Elk are ruminant animals and as such, have many similarities to cattle. There are, however, some important differences. Elk are highly seasonal with changes in appetite, growth and reproduction closely associated with changes in the seasons. Elk are intermediate feeders which means they both browse and graze. Cattle and sheep are grazers while white-tailed deer and moose are examples of browsers. Although elk use both feed types less efficiently than true grazers or browsers they have more flexibility in choosing feed. Intermediate feeders and browsers have some differences in their digestive physiology which also make them relatively immune to bloat.
Elk adapt well to a wide variety of feedstuffs. Rules that apply to balancing rations
for all livestock species also apply to elk: feed test, know your requirements and
formulate rations accordingly.
The feeding year of the hinds can be broken down into four periods each with different nutrient requirements.
The breeding period or rut occurs in the all (September 1 to November 1). Mature hinds should be fed to maintain body weight while jinnocks (yearlings) should be fed for a small increase. Poor quality pasture may need to be supplemented with 1 to2 kg oats per elk per day.
Winter Feeding Period
The winter feeding period (November 1 to April 1) corresponds to early and mid gestation. Over the winter a 10% weight loss in hinds is acceptable. A small weight loss will reduce the possibility of overfat hinds and the associated calving difficulties. It will also allow for the compensatory gain in the summer which is part of the elk's natural cycle. Alfalfa grass hay forms the base of the winter feeding program.
Spring Feeding Period
The spring feeding period (April 1 to May 15) corresponds to late gestation. Elk should be placed on pasture as early as possible. This assists in regaining body condition and provides exercise to improve muscle tone. Feeding grain during this period must be done carefully as overfeeding concentrates may lead to lactation failure.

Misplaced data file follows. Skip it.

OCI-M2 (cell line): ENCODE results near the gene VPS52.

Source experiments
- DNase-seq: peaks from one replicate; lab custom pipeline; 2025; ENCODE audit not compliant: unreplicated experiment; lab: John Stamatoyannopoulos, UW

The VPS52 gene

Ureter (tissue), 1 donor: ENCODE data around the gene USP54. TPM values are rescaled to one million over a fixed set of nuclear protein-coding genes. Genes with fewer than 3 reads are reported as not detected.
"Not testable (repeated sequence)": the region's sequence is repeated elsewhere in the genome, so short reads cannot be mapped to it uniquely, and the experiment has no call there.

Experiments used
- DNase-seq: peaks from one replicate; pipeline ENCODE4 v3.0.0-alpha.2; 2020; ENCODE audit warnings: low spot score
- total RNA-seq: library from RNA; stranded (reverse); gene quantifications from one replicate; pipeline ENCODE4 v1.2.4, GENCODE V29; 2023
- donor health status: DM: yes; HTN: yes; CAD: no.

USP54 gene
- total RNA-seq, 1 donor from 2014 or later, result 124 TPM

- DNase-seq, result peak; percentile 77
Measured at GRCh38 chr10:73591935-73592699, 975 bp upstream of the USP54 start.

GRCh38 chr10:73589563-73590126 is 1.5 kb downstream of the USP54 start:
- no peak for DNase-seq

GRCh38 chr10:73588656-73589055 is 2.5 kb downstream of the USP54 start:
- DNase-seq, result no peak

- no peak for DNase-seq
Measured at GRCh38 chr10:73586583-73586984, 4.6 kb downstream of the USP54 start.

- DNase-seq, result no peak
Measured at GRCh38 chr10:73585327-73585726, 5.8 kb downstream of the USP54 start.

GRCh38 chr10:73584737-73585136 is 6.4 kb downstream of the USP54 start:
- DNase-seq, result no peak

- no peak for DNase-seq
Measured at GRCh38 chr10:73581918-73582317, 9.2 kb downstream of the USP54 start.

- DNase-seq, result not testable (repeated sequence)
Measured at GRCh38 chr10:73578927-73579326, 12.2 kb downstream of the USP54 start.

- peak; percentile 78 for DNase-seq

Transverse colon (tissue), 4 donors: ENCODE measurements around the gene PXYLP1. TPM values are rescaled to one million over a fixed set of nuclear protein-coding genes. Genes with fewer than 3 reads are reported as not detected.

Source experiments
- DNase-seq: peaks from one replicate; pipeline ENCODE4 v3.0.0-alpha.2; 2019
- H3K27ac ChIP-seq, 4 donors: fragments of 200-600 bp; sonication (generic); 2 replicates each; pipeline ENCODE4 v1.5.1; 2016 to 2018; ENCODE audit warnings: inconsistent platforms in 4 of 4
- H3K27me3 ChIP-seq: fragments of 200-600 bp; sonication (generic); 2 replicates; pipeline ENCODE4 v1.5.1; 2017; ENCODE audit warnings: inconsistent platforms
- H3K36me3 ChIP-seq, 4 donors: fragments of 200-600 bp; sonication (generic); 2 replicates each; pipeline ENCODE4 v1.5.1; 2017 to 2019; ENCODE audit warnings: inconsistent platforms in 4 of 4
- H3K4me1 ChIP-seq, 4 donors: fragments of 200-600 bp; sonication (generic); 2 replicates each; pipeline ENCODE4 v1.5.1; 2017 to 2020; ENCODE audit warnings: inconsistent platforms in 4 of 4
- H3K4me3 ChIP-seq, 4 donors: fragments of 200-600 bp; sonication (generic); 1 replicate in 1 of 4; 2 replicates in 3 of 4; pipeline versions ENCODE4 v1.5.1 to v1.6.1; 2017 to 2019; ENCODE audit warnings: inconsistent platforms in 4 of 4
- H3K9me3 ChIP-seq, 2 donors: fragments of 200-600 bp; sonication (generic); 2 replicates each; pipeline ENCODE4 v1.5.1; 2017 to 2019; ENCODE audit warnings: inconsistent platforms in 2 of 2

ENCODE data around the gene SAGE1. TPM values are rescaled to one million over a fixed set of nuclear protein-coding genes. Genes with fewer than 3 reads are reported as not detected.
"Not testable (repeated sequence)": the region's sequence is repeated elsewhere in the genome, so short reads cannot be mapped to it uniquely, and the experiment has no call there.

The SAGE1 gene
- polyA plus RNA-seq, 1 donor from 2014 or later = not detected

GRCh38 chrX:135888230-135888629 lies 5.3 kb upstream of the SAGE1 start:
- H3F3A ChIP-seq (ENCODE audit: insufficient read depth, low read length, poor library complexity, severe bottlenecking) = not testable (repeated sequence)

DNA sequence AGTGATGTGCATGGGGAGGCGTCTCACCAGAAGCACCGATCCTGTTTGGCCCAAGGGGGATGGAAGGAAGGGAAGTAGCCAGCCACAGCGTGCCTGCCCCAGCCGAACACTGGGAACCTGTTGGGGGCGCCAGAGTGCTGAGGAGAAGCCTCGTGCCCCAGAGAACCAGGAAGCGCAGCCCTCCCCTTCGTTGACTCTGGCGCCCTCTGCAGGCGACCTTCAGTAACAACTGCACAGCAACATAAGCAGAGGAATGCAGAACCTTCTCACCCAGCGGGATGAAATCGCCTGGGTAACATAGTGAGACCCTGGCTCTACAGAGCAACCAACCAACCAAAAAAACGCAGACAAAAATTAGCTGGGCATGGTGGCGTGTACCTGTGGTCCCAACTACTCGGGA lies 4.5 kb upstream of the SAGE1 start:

Summer Feeding Period
The summer feeding period begins with the start of calving in late May and continues to
the start of the rut in the fall. The demands of lactation are high. Hinds produce a
nutrient dense milk containing 8% protein and 8% fat, more than double that of a dairy
cow. At 40 days in milk a hind can produce 4 litres of mik per day. Good quality pasture will not
need supplementation, however, pasture lacking in quality or quantity should be
Elk can be fed a wide variety of grains. Whole oats is a popular choice among elk producers as there is little chance of digestive upset and animals adapt to it quickly.
Free choice mineral consumption is very low and variable. It is best to mix the
minerals into a supplement which is provided in a small amount year round. Elk have
vitamin and mineral requirements similar to other domestic livestock. The minimum copper
requirement is higher than the minimum copper requirement for cattle but at 15 mg/kg dry
matter (ppm) is not higher than the minimum requirement usually followed in practice.
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Farm Production Extension, Animal Nutritionist
Manitoba Agriculture Food, and Rural Initiatives